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Investors backing IPOs of Mass. tech firms

Demandware chief Tom Ebling says the firm proved its model is “inherently profitable.’

Suzanne Kreiter/Globe staff

Demandware chief Tom Ebling says the firm proved its model is “inherently profitable.’

Facebook Inc. did not win many friends on Wall Street after its initial public offering in May, but the kind of technology companies Massachusetts is known for have earned lots of “likes” from investors.

After the Burlington e-commerce software company Demandware Inc. made its public debut in March, the initial $16 share price quickly shot up by 63 percent.

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Brightcove Inc. had similar success. When shares of the Boston firm, which creates online video tools, began trading in February, the stock price jumped 30 percent on the first day.

The two companies are among a crop of newly public software operations that deliver services via the Internet and have become darlings of technology investors. While Wall Street may be wary about social media, it has shown an affinity for smaller enterprise software companies this year, said Stephanie Chang, a research analyst at Renaissance Capital, a Greenwich, Conn., investment advisory firm. Such companies are fast-growing and have easily measured revenue streams because their businesses are built on selling subscriptions for their services, she said.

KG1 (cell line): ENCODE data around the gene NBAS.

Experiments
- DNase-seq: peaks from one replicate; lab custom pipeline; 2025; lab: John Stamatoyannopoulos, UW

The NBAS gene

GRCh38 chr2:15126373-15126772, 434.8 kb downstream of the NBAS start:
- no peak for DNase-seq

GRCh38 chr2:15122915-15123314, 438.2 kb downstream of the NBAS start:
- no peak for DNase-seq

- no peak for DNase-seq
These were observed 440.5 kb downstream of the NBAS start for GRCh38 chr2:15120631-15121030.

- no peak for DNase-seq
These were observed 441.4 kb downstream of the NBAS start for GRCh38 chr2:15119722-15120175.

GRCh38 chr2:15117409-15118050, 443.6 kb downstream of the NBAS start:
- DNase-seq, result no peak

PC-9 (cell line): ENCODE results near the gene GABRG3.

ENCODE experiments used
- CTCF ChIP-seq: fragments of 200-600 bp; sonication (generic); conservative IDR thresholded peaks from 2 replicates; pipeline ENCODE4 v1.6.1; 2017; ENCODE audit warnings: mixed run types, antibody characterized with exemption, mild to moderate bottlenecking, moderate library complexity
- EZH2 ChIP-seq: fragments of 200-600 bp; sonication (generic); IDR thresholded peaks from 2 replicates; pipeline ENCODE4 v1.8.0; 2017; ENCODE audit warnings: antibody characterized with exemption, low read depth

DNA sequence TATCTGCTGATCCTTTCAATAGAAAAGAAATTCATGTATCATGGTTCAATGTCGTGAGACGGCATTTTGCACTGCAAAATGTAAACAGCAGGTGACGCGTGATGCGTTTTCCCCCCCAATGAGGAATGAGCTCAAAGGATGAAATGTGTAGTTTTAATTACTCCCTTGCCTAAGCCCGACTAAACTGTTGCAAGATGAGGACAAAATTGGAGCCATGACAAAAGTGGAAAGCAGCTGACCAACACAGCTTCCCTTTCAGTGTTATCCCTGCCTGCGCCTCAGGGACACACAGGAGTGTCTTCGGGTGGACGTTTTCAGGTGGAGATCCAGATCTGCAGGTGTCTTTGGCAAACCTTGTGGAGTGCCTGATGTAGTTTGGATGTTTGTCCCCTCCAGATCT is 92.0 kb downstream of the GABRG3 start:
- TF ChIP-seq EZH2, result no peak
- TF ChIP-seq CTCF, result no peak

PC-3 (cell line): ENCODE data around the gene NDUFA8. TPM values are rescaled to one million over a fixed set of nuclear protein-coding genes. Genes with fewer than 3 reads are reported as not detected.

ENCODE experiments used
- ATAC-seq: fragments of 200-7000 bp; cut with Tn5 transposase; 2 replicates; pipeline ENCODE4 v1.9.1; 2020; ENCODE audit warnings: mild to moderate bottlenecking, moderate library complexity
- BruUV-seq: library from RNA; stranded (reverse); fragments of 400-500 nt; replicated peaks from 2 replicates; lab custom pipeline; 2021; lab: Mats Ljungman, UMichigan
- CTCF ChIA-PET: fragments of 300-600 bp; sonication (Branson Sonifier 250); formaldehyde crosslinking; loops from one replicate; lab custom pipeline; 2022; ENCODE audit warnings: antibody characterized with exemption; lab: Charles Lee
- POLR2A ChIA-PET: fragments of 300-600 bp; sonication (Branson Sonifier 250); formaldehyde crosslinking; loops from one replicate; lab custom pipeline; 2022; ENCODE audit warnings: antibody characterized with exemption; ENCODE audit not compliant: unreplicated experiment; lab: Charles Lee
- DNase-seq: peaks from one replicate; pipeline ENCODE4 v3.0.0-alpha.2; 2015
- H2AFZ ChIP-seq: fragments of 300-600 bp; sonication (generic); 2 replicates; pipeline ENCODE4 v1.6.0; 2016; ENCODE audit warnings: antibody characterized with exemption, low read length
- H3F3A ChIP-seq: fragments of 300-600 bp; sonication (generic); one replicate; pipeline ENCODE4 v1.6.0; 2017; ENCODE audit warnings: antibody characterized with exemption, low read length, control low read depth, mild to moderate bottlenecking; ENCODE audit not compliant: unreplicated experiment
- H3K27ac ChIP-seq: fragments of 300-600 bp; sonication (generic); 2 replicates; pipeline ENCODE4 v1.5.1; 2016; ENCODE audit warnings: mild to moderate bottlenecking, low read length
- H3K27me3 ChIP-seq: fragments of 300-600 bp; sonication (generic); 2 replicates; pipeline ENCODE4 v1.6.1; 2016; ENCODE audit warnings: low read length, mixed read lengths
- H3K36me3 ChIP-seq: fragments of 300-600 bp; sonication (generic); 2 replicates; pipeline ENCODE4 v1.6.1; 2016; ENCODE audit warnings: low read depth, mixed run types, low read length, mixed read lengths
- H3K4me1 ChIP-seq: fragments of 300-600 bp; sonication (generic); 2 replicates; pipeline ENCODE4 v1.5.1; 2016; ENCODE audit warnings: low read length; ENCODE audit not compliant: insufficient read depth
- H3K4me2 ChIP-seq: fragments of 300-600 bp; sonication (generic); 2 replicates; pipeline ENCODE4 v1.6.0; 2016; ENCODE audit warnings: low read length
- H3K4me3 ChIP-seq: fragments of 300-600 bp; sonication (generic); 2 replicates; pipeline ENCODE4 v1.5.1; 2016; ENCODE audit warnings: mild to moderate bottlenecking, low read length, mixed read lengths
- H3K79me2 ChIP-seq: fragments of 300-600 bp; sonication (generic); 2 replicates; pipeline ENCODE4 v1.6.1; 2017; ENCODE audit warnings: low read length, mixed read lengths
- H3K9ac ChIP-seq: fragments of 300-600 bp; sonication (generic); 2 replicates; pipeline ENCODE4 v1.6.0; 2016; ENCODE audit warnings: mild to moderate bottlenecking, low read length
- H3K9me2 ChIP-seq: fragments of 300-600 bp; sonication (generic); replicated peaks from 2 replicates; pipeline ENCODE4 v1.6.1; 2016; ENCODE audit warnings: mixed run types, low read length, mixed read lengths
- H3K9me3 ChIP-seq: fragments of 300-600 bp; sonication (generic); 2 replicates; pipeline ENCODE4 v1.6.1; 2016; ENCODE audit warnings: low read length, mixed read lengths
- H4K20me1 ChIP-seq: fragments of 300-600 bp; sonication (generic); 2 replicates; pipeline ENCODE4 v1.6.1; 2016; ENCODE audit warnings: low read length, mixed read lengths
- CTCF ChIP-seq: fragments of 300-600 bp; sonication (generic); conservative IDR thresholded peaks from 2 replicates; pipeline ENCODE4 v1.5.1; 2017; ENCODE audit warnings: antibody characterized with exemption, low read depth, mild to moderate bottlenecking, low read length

“That is especially appealing in a shaky market environment such as the one we are currently experiencing,” Chang said.

At the head of the pack of public tech darlings is Guidewire Software Inc., a San Mateo, Calif., company that serves the insurance industry. Guidewire’s $13 initial price rose to $28.12 on Friday, and the stock has been one of the best-performing ones this year. The company went public in January.

The most recent tech company to go public is ServiceNow, a San Diego firm that provides data analysis services via the Web. The company priced its IPO Thursday and raised $210 million in the first debut of a major tech company on Wall Street since Facebook’s arrival. When ServiceNow began trading on Friday, its initial price of $18 climbed to $24.60 in the first day, a surge of more than 36 percent.

Investor interest in enterprise tech companies shows the the market has not completely soured on technology, said Mike Tuchen, chief executive of Rapid7 Inc., a network security company in Boston. “Investors are extremely accepting of disruptive companies that are targeting big opportunities.”

Tuchen said 12-year-old Rapid7 could go public within the next two years.

Both Demandware and Brightcove have faced market volatility, but nothing like what hit Facebook and its social media brethren after they went public. It has been a rocky nine months for Zynga Inc., a San Francisco social-gaming company, and Groupon Inc., the daily deal site based in Chicago. All three social media companies have been trading well below their initial offering prices, and many financial analysts blame Facebook’s flop for putting a freeze on the IPO market. Its May 18 debut raised $16 billion, but its initial share price of $38 quickly sank to a low of $25.52 in early June.